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Re: Native browser/CSS support for TTC (raw and/or within WOFF)?

From: Adam Twardoch (List) <list.adam@twardoch.com>
Date: Fri, 18 Oct 2013 18:52:37 +0200
Message-ID: <52616755.6060602@twardoch.com>
To: Chris Lilley <chris@w3.org>, public-webfonts-wg@w3.org
On 13-10-18 18:12, Chris Lilley wrote:
>> Of course there's some caveats: since TTC is "one file" which stores
>> several "subfonts", I believe @font-face might need to be modified
>> somehow so that it allows selection of the subfonts.
> Rather than modify @font-face, I suspect the correct approach would be
> to define a fragment identifier syntax (the part of a url after the #)
> that points into a TTC.

I agree. We already use the fragment identified syntax for SVG fonts as 
used with @font-face:

@font-face {
   font-family: 'MyFont Web';
   src: url("MyFontWeb.woff") format("woff"),
     url("MyFontWeb.otf") format("opentype"),
     url("MyFontWeb.svg#myfont") format("svg");

And in the May 2012 discussion on the CSS3 Fonts list, John Daggett 
proposed a similar syntax for TTC:

@font-face {
     font-family: 'MyFont Web';
     src: url("MyFontWeb.ttc#1"); /* use the first font in the set of 
fonts */

> So a TTC is a single file containing multiple sfnt streams. What is
> the official defining document?

I just realized that TTC (called "TrueType Collections") is part of the 
OpenType font format spec, and the structure is documented as part of 
the main "The OpenType Font File" document:

"A TrueType Collection (TTC) is a means of delivering multiple OpenType 
fonts in a single file structure. TrueType Collections are most useful 
when the fonts to be delivered together share many glyphs in common. 
(...) The CFF rasterizer does not currently support TTC files."

In the May 2012 thread, Vlad wrote: "In addition, TTC is a normative 
part of the OpenType specification, and there is an ongoing discussion 
about extending TTC concept to support CFF OT fonts (with OTC as a name 
for it). In fact, there is nothing in the current spec that would 
prohibit it, it's just the name itself ("TrueType Collection") implies 
that its use may be limited to TrueType-flavored fonts only. So, in 
light of these discussions taking place, it seems much more reasonable 
to extend the CSS to support TTC rather than restricting its use."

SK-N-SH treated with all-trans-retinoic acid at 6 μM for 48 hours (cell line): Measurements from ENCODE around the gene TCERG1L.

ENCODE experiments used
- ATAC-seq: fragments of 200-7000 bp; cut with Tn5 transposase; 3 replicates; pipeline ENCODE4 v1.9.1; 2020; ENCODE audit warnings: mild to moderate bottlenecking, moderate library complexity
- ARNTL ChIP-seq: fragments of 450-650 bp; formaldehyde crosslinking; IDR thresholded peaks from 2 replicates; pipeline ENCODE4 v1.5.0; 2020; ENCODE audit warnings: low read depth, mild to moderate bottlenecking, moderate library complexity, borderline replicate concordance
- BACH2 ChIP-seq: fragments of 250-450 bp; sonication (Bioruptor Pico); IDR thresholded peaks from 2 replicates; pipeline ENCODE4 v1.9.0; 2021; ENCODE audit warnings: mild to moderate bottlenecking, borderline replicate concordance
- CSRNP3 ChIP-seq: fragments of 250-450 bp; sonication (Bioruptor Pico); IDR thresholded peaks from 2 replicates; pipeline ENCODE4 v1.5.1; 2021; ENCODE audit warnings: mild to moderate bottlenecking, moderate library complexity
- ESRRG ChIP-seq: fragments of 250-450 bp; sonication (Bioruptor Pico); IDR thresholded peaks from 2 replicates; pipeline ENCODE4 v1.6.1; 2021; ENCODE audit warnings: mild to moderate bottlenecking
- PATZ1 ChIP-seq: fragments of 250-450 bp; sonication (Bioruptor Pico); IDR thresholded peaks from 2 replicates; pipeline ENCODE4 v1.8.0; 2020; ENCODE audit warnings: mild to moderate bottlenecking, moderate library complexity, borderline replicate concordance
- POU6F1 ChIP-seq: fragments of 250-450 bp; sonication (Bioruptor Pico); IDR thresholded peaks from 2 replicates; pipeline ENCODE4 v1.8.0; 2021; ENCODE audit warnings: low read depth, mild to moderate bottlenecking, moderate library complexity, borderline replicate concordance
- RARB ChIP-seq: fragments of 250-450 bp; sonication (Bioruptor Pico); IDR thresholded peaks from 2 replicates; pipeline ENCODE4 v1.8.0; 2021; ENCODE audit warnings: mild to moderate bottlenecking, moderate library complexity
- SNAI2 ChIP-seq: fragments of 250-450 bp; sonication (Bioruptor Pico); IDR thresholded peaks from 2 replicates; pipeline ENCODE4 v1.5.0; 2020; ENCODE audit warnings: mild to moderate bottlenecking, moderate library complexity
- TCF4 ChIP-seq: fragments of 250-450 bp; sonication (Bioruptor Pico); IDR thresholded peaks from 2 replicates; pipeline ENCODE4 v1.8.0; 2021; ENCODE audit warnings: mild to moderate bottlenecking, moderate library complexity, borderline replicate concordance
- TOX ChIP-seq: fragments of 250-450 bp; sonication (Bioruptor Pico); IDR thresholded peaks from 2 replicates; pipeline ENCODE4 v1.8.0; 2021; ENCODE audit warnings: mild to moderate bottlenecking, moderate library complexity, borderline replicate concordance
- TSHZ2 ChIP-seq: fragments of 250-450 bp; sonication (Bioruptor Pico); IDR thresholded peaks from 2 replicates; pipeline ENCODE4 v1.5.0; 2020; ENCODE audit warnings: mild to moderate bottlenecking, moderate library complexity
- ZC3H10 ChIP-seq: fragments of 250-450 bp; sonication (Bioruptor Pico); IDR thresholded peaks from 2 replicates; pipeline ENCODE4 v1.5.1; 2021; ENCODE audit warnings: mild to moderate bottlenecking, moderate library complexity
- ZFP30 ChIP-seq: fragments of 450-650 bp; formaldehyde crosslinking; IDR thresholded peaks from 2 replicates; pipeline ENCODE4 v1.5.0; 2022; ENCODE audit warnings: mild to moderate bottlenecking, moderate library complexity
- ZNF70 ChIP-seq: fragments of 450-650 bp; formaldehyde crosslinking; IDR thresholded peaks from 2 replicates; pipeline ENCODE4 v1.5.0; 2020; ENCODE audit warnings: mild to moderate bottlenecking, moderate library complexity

The Working Draft of ISO/IEC 14496-22 3rd edition (Open Font Format, 
OFF) has been published on August 3rd, 2013:
(The second link is a zipped Word document).

Section 4.6 of the OFF 3rd ed WD spec states:

"4.6    Font collections
A Font Collection (either TTC or OTC, formerly known as TrueType 
Collection) is a means of delivering multiple OFF fonts in a single file 
structure. Font collections containing either TrueType or CFF outlines 
(TTC or OTC) are most useful when the fonts to be delivered together 
share many glyphs in common. (...)

NOTE    Even though the original definition of TrueType Collection (as 
part of the TrueType specification) was intended to be used with fonts 
containing TrueType outlines, this is no longer the case. TTC files may 
contain either TrueType or CFF outlines, regardless of whether or not 
fonts have layout tables present. For backward compatibility and 
simplicity, the description of the font collection file structure is 
using the term TrueType Collection though it should be understood that 
it is used for both CFF and TrueType outlines."

So this is, indeed, a well-established and well-documented structure, 
and now works with both CFF and TT outlines.

There is a simple Perl-based set of scripts for splitting and merging TTC:

They're a bit old, and possibly don't work well with OTC files (with the 
CFF table). But they show that they're tiny and probably rather simple 
to re-implement in any other tool.

The spirit of the May 2012 discussion was that it would be useful to 
support those. I guess 17 months ago was just not the right time to 
discuss this as there were other pressing matters at hand.

But I believe now is the time. Especially in the wake of the color font 
ideas, because there can be many cool things that could be done with TTC.

For example, a TTC could contain one "glyf" table which acts as one 
large container for glyphs, but there could be several subfonts which 
could have their own cmap tables (thus exposing different "encoded" 
portions of the same glyph set), could include a roman and an italic 
font in the same file, exposing the roman through one cmap and italic 
through another, but then allowing for example kerning between the roman 
and the italic glyphs (say an italic "f" followed by an upright ")"), 
or, for example, providing one font file with several subfonts where one 
utilizes the Microsoft COLR/CPAL table to perform automatic layering, 
but the other subfonts encoding the appropriate "layer" glyph sets 
directly (or even have different COLR tables), so the user could choose 
whether to get a layered font consisting of, say, one layer or two 
layers, or three layers etc. Further, the same mechanism could be used 
to provide font collections where the "glyf" table would be shared but 
each subfont would come with a different GSUB table implementing 
somewhat different OpenType Layout behavior.

All kinds of clever stuff can be done using TTC.



May success attend your efforts,
-- Adam Twardoch
(Remove "list." from e-mail address to contact me directly.)
Received on Friday, 18 October 2013 16:53:07 UTC

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